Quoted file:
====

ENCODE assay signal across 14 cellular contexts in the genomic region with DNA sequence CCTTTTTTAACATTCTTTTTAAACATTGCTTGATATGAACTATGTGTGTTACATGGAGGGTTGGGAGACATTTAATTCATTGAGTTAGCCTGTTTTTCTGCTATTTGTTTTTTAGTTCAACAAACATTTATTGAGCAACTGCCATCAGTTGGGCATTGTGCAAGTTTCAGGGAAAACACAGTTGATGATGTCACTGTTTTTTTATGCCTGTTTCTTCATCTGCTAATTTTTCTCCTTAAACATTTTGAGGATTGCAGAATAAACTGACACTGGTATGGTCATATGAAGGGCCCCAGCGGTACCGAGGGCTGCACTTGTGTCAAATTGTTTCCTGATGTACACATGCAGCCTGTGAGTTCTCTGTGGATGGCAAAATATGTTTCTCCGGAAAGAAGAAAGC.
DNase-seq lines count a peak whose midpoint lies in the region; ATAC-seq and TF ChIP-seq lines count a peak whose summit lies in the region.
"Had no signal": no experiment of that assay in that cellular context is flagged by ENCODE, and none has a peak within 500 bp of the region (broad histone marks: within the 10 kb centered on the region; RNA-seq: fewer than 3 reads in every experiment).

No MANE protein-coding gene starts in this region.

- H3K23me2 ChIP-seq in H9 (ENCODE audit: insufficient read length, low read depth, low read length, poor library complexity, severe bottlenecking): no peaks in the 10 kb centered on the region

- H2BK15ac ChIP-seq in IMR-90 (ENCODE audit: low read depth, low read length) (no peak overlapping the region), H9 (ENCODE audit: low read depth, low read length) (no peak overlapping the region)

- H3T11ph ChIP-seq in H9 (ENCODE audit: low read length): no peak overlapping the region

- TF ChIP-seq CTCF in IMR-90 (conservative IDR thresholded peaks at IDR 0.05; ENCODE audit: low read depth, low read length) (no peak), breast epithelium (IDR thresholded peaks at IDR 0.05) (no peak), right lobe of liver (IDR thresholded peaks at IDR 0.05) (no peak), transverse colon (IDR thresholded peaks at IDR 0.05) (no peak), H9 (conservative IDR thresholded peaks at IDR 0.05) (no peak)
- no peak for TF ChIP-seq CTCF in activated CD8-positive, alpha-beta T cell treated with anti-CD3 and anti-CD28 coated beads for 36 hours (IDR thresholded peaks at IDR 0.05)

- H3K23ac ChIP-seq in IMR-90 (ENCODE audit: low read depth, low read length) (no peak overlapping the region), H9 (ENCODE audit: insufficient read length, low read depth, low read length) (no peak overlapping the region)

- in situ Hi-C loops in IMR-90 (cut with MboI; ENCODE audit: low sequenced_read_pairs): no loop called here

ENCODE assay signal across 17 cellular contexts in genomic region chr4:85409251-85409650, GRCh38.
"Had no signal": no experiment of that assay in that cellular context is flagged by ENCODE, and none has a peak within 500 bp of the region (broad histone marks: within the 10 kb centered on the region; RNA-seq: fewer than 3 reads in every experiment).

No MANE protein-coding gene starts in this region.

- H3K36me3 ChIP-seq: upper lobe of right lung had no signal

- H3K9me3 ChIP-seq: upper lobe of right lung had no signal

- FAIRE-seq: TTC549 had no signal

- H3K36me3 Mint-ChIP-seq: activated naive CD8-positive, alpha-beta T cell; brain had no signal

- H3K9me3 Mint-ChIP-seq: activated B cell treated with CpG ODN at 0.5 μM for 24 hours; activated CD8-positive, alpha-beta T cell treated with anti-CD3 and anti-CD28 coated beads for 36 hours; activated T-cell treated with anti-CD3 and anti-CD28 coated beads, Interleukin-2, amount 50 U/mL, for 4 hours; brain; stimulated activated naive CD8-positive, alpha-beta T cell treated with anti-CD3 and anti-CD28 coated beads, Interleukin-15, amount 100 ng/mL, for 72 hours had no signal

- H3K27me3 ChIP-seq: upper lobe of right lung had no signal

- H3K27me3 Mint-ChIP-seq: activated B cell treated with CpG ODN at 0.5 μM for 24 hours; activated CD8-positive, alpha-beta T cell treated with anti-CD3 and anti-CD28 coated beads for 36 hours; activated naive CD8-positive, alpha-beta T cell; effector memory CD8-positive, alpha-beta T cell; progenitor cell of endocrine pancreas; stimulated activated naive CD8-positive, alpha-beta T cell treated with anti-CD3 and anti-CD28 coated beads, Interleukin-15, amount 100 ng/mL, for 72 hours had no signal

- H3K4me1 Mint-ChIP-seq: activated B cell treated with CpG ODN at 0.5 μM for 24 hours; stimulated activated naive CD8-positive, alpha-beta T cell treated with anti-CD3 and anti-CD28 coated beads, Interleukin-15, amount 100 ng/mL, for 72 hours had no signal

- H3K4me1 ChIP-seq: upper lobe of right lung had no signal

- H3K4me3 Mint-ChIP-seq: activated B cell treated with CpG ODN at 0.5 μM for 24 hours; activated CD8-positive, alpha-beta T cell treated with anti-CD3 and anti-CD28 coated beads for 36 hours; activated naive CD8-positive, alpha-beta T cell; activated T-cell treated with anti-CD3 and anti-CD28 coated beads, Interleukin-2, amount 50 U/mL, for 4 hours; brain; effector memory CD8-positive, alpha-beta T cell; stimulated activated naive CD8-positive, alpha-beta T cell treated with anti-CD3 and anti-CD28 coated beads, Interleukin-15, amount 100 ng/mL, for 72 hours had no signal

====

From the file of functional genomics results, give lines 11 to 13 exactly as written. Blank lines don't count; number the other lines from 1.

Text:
- in situ Hi-C loops in IMR-90 (cut with MboI; ENCODE audit: low sequenced_read_pairs): no loop called here

ENCODE assay signal across 17 cellular contexts in genomic region chr4:85409251-85409650, GRCh38.
"Had no signal": no experiment of that assay in that cellular context is flagged by ENCODE, and none has a peak within 500 bp of the region (broad histone marks: within the 10 kb centered on the region; RNA-seq: fewer than 3 reads in every experiment).